When was the last time you saw a honeybee on a flower? If the
answer is "not recently," it wouldn't be surprising.
It's not easy being a bee in America. In the 1980s, wild bees in
the United States were devastated by an invading parasite, the
varroa, or "vampire mite." Since then, the situation has gotten even
The bee population has been steadily dropping, mainly because of
varroa but also because of pesticides and predator birds.
Now, as pollinating season hits full swing in the United States,
farmers of the 90 or so crops that depend on bees for pollination
are feeling the tightest pinch ever.
"For the first time in our history [pollination] is a limiting
factor in crop production," says Keith Delaplane, professor of
entomology at the University of Georgia's College of Agricultural
and Environmental Sciences. "For a long time ... it was one of those
things that just took care of self."
With virtually no wild honeybees left, US farmers rely on
commercial bee colonies. But this year only about 2.6 million
colonies remain to pollinate the millions of acres of melons,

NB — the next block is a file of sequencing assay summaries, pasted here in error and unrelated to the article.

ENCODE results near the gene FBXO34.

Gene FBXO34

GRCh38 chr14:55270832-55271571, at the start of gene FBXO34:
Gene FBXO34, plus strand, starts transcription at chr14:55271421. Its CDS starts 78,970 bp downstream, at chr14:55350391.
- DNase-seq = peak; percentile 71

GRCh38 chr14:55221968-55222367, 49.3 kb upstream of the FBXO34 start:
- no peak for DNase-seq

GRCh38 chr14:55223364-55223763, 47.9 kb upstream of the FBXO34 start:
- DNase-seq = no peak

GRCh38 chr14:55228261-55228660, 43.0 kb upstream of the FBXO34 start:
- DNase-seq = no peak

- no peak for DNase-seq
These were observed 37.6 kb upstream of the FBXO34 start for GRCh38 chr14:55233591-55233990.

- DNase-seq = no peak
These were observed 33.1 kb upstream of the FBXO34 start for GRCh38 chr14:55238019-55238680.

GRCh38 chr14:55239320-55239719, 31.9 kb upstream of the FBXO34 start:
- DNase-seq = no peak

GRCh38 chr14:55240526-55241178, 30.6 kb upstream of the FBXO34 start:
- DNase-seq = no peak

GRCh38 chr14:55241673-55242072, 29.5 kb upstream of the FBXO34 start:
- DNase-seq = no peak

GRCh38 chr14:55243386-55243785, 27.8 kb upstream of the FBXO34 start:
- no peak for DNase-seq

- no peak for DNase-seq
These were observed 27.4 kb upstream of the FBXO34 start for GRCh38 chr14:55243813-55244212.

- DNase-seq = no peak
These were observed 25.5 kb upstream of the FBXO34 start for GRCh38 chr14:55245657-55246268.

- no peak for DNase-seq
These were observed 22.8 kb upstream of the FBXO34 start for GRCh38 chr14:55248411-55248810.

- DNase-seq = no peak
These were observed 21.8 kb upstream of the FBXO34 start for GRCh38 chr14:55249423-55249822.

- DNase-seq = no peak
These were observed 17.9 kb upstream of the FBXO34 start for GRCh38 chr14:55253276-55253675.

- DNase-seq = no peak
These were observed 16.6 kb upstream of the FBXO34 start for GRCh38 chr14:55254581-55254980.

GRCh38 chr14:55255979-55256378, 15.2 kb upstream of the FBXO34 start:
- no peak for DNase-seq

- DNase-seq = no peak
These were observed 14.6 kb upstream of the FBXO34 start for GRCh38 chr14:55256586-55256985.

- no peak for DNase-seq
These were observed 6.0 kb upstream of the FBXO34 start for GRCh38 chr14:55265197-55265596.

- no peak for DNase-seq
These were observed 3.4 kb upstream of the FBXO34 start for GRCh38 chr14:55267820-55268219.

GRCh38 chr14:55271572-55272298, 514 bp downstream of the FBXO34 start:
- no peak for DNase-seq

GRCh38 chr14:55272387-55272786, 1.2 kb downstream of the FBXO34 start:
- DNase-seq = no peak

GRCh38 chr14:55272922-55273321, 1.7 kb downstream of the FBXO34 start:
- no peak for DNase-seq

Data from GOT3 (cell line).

cucumbers, almonds, apples, avocados, and kiwi, to name some of the
crops that depend on honeybees. That slender bee army - down from
3.2 million colonies in 1990 - is all that stands between Americans
and a vastly more boring diet.
Scientists and beekeepers are feeling the pressure. Hope for crop
pollination this year rests temporarily on new chemicals to kill the
bee parasites, but the mites have been developing resistance to
them. So researchers are exploring long-term solutions such as
genetically altered bees that can resist mites or bees that are
imported from eastern Russia and have adapted to the varroa mite.
Some bee experts worry that regional shortfalls in bee
availability are only going to get worse before they improve.
"We're very concerned about the declining effectiveness of the
chemicals," says Troy Fore, executive director of the American Bee
Keeping Federation in Jessup, Ga. He says there's a threat the mites
could wipe out more commercial bee colonies in coming years if new
solutions are not found soon.
Impact on almonds
Perhaps the most extreme example is California's big almond crop
(1 billion pounds annually) that requires pollination every
February. This year, there were barely enough bees to pollinate the
state's 520,000 acres of almonds, says Joe Traynor, a pollination
broker in Bakersfield, Calif., who matches farmers with beekeepers.
With two bee colonies needed per acre, more than 1 million hives
are required. California has about 500,000 hives and about another
500,000 were trucked in. …